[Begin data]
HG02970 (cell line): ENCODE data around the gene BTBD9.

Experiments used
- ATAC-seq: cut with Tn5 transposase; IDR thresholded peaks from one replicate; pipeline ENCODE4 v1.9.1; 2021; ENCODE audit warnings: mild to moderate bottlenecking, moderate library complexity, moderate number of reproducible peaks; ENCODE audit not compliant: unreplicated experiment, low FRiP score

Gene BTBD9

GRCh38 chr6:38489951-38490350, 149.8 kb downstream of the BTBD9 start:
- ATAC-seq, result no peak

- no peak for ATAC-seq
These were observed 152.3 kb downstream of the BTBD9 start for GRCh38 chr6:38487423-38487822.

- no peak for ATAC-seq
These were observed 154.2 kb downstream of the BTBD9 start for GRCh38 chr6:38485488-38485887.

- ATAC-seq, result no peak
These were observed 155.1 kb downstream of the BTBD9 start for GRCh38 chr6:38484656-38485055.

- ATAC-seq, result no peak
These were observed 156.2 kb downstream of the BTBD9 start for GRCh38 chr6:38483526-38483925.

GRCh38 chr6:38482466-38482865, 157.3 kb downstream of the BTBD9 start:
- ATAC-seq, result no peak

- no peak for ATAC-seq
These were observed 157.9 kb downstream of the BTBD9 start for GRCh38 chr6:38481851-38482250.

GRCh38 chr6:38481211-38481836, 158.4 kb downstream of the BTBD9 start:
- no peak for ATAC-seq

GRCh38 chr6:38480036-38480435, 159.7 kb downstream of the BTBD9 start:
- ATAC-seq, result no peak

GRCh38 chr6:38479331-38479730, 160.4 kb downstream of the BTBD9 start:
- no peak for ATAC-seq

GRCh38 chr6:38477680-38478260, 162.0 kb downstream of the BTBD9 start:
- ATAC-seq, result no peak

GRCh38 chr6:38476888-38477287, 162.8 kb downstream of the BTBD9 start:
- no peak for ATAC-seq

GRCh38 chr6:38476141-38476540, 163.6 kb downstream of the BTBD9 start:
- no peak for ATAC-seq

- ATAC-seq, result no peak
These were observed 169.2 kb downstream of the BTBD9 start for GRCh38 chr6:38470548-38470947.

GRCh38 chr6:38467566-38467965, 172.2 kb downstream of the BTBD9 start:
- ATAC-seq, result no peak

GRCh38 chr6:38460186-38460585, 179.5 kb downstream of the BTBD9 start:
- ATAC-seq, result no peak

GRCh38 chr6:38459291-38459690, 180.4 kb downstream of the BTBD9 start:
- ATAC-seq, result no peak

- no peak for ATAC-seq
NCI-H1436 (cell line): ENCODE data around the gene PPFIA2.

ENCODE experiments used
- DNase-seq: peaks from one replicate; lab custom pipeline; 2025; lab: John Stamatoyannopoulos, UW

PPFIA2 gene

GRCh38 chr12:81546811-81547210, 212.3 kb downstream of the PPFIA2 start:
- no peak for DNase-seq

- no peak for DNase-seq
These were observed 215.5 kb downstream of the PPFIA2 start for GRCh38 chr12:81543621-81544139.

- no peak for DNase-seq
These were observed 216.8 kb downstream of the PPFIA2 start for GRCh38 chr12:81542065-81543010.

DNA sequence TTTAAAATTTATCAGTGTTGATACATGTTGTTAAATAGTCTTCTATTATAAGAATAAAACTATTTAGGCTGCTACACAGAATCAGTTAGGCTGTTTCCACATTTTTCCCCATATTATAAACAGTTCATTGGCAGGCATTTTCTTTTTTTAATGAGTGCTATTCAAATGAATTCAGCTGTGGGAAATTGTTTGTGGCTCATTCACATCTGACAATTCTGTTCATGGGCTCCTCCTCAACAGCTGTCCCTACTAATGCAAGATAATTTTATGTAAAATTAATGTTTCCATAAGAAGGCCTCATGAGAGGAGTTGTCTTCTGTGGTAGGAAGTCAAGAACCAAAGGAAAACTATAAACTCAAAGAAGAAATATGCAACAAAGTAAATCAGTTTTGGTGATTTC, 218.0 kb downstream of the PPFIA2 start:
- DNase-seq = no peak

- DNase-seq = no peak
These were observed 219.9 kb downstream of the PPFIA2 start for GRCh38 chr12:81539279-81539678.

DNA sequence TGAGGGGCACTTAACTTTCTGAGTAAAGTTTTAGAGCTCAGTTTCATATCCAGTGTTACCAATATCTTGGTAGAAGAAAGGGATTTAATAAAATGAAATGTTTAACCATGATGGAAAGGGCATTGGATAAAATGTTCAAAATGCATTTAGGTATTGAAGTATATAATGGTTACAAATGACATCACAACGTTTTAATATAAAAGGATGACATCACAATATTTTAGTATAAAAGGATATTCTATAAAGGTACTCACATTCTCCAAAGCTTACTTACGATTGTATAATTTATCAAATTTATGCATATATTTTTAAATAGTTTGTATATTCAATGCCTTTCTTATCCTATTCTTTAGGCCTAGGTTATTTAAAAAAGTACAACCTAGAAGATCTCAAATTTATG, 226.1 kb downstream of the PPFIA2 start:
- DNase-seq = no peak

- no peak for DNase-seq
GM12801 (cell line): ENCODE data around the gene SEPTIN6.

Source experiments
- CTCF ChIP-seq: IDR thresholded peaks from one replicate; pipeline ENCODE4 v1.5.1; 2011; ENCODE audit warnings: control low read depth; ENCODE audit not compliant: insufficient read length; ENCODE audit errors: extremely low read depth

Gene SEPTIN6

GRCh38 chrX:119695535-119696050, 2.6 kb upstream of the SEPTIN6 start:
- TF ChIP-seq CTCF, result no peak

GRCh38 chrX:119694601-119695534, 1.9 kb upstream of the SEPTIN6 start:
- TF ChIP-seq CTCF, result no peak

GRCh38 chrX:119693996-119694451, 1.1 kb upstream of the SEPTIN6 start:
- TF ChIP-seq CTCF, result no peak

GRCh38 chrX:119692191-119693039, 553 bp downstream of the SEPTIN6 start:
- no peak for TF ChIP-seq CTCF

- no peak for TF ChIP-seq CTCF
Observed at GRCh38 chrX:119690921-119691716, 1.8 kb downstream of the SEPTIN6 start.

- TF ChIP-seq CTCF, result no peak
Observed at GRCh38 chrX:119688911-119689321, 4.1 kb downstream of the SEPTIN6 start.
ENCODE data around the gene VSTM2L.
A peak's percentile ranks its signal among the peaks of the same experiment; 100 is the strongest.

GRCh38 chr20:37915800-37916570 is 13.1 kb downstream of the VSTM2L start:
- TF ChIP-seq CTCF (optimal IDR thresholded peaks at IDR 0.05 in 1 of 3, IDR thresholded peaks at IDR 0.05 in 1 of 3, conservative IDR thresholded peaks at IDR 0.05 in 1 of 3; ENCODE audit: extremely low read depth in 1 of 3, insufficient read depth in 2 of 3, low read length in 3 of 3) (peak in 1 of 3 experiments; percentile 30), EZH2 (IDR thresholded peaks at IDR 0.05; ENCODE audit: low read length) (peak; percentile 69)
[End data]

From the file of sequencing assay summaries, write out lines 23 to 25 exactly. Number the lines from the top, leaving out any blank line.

GRCh38 chr6:38479331-38479730, 160.4 kb downstream of the BTBD9 start:
- no peak for ATAC-seq

GRCh38 chr6:38477680-38478260, 162.0 kb downstream of the BTBD9 start: